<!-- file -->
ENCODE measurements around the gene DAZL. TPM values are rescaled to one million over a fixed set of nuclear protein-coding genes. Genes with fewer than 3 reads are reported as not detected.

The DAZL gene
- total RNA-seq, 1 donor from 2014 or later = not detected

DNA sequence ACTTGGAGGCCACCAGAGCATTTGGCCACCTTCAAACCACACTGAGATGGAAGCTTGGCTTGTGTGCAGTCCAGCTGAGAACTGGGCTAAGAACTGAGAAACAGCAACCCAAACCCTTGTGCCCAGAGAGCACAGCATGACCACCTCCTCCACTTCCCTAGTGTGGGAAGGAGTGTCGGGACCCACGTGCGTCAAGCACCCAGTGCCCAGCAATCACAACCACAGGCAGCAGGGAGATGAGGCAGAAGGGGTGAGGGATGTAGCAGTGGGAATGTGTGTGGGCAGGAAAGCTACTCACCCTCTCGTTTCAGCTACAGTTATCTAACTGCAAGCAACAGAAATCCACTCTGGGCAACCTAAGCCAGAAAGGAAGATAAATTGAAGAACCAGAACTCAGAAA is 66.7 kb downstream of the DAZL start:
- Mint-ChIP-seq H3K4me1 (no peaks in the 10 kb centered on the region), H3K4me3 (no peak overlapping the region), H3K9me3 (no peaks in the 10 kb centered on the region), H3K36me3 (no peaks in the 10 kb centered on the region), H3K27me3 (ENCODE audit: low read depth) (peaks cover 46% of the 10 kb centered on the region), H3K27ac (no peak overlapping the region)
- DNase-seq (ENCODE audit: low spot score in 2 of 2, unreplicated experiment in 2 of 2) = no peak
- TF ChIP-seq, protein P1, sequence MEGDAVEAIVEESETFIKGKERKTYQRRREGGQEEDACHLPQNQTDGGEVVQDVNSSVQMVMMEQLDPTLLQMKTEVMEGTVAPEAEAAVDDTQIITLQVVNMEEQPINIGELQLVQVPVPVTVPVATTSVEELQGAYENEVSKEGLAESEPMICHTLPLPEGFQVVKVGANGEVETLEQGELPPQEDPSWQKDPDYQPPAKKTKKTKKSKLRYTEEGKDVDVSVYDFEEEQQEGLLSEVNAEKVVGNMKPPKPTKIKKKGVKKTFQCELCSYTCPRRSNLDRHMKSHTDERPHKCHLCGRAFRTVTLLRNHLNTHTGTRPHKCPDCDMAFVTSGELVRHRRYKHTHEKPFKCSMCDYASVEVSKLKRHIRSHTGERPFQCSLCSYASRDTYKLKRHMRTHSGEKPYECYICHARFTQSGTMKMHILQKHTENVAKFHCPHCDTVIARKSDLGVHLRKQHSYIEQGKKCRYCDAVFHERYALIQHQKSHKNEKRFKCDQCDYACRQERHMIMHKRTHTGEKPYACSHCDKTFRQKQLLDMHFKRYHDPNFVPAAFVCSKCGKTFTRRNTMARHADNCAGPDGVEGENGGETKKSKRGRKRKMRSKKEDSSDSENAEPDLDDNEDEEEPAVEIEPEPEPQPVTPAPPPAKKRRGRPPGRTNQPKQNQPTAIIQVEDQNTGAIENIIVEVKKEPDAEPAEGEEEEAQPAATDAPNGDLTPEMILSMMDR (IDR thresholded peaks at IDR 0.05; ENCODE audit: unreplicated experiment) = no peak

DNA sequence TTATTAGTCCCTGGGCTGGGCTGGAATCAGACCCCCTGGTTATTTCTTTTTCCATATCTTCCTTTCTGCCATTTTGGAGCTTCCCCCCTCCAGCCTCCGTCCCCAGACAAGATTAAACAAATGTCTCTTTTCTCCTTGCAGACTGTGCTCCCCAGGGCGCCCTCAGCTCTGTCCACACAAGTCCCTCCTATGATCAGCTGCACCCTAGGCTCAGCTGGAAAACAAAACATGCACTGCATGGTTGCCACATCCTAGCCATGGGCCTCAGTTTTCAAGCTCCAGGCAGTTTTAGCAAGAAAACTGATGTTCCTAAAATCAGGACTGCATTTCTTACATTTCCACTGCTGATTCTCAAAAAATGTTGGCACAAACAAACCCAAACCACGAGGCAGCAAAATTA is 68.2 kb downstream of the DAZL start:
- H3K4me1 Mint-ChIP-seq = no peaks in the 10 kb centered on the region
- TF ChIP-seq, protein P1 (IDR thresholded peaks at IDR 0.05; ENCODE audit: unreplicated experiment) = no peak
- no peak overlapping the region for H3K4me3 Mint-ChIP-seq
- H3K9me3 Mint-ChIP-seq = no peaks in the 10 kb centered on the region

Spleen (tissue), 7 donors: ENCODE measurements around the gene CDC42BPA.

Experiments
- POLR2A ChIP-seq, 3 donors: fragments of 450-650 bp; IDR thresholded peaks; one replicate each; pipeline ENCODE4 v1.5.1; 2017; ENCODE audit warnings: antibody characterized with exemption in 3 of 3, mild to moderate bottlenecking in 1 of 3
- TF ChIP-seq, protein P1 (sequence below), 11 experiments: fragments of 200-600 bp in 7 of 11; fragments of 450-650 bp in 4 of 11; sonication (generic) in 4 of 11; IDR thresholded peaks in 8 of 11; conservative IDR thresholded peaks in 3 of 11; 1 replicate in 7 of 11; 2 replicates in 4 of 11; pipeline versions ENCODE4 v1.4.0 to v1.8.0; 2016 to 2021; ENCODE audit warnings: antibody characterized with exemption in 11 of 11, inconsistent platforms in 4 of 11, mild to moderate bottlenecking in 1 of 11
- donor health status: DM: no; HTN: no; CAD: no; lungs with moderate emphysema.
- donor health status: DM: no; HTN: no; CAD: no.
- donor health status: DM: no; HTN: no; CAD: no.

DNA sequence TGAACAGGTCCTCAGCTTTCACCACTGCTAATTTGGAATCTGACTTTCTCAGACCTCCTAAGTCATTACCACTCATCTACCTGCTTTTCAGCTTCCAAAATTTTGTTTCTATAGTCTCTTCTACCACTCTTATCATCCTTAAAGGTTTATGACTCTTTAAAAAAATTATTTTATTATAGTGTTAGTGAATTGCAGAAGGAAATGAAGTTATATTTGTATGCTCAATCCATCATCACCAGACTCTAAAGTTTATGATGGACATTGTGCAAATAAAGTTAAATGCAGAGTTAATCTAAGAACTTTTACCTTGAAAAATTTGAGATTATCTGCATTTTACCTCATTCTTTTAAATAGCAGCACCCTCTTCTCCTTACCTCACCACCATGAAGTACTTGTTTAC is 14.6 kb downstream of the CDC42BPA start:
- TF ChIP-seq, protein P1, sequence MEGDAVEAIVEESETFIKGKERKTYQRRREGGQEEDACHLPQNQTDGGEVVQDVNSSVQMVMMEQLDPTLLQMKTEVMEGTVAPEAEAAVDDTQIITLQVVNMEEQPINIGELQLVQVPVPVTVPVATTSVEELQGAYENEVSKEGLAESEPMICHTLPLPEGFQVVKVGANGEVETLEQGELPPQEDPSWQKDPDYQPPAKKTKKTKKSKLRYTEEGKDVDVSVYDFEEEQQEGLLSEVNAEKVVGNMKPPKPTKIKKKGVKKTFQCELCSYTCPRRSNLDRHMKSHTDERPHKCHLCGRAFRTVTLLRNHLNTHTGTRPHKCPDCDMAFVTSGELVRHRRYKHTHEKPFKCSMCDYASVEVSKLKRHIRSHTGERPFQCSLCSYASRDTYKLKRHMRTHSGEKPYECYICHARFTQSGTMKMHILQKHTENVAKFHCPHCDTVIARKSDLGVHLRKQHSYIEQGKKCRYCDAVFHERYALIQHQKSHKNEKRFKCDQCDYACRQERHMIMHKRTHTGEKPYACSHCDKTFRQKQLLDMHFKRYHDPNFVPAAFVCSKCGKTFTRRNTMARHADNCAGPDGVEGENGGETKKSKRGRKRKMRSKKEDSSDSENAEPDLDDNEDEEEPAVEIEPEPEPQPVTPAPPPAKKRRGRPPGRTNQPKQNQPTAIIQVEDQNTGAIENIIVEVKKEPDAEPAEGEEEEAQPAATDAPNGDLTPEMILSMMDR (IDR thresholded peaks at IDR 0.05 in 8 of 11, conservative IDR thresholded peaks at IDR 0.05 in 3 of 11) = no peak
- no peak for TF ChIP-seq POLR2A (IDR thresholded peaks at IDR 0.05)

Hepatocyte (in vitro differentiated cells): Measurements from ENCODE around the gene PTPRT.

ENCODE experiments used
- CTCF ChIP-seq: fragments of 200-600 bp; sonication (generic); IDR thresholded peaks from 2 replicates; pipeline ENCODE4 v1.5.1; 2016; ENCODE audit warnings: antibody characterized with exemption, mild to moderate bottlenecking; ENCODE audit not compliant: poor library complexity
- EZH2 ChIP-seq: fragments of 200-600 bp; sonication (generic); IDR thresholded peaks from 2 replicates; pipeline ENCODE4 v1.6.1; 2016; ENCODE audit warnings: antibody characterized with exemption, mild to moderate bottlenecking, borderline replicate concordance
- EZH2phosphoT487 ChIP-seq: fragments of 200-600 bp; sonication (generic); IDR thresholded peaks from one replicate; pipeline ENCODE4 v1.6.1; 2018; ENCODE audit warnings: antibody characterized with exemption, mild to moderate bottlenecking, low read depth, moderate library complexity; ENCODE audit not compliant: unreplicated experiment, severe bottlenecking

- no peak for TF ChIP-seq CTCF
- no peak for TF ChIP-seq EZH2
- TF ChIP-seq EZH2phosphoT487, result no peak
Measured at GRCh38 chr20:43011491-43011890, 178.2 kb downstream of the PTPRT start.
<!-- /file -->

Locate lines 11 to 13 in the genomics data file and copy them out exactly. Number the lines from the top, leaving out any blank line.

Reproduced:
- no peak overlapping the region for H3K4me3 Mint-ChIP-seq
- H3K9me3 Mint-ChIP-seq = no peaks in the 10 kb centered on the region

Spleen (tissue), 7 donors: ENCODE measurements around the gene CDC42BPA.